Category Archives: Brussels I regulation

Regulation (EC) No 44/2001 – Consumer, domiciled in one Member State, having purchased securities issued by a bank in another Member State from an intermediary established in a third member State

Judgment

C-375/13

28.01.2015

Parties

Jurisdiction

Formation

Judge Rapporteur

Advocate General

Subject-matter

Request for a preliminary ruling

Harald Kolassa

v

Barclays Bank plc

CJEU

4th Chamber

M. Safjan

M. Szpunar

Brussels I Regulation – Financial law and consumer protection

Keywords

Regulation (EC) No 44/2001 – Jurisdiction in civil and commercial matters – Consumer, domiciled in one Member State, having purchased securities issued by a bank in another Member State from an intermediary established in a third member State – Jurisdiction for actions brought against the issuer of those securities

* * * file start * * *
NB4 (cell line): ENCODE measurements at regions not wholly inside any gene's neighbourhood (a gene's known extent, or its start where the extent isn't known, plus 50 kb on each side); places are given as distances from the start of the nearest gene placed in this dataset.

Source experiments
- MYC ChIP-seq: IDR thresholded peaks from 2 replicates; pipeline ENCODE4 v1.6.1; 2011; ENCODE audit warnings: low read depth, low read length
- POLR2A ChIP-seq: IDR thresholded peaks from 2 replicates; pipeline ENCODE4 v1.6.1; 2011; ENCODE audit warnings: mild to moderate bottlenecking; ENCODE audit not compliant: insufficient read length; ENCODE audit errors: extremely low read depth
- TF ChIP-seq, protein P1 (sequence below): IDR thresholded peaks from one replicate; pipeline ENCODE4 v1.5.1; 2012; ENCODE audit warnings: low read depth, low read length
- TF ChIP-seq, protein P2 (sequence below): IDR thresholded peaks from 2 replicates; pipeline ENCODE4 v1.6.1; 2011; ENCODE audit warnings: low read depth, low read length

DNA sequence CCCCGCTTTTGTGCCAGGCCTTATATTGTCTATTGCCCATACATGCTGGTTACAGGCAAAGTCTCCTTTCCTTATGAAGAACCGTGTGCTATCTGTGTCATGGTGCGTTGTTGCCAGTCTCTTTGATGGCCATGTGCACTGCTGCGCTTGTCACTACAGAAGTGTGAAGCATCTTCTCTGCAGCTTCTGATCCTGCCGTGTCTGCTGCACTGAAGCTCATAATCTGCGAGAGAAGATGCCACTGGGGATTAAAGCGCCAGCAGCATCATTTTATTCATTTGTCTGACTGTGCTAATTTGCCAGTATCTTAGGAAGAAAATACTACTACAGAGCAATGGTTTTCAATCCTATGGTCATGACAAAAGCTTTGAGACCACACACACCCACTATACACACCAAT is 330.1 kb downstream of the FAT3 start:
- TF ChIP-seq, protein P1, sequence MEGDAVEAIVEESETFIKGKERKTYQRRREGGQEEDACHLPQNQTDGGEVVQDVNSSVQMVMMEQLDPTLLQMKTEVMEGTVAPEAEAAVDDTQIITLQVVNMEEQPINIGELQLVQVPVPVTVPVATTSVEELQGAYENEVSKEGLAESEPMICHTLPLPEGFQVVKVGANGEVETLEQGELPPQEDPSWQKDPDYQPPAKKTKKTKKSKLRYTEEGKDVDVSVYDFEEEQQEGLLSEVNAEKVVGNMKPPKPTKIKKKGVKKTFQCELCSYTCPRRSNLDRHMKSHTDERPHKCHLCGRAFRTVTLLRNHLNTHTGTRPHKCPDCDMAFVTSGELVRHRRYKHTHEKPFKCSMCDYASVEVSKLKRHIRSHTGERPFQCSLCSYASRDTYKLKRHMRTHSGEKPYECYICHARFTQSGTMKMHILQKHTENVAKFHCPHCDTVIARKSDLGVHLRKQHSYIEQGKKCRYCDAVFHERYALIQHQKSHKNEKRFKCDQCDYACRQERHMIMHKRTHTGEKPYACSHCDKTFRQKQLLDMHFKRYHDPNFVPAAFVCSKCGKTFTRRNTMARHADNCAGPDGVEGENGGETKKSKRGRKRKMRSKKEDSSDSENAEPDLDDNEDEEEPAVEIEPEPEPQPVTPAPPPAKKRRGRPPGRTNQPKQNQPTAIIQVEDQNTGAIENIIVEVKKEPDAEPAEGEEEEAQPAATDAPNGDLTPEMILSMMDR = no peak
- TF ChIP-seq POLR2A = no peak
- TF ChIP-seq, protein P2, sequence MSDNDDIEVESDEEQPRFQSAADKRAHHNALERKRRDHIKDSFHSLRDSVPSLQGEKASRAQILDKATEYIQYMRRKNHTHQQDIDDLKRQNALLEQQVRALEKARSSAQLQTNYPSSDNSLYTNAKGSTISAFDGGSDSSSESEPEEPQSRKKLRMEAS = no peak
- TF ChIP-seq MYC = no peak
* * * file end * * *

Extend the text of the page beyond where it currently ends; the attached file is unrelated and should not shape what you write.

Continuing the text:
Significant points

1. Under which provision of Brussels I Regulation may an applicant who, as a consumer, has acquired a bearer bond from a third party professional invoke jurisdiction for the purposes of an action brought against the issuer of the bond on the basis of the bond conditions, breach of the information and control obligations and liability for the prospectus?

a.  Not under Article 15 (1) of Council Regulation (EC) No 44/2001 of 22 December 2000 on jurisdiction and the recognition and enforcement of judgments in civil and commercial matters due to the lack of an agreement between the consumer and the issuer of the bond.

b. Not under Article 5 (1) (a) of Regulation No 44/2001 due to the lack of a legal obligation freely consented to by the issuer towards the applicant.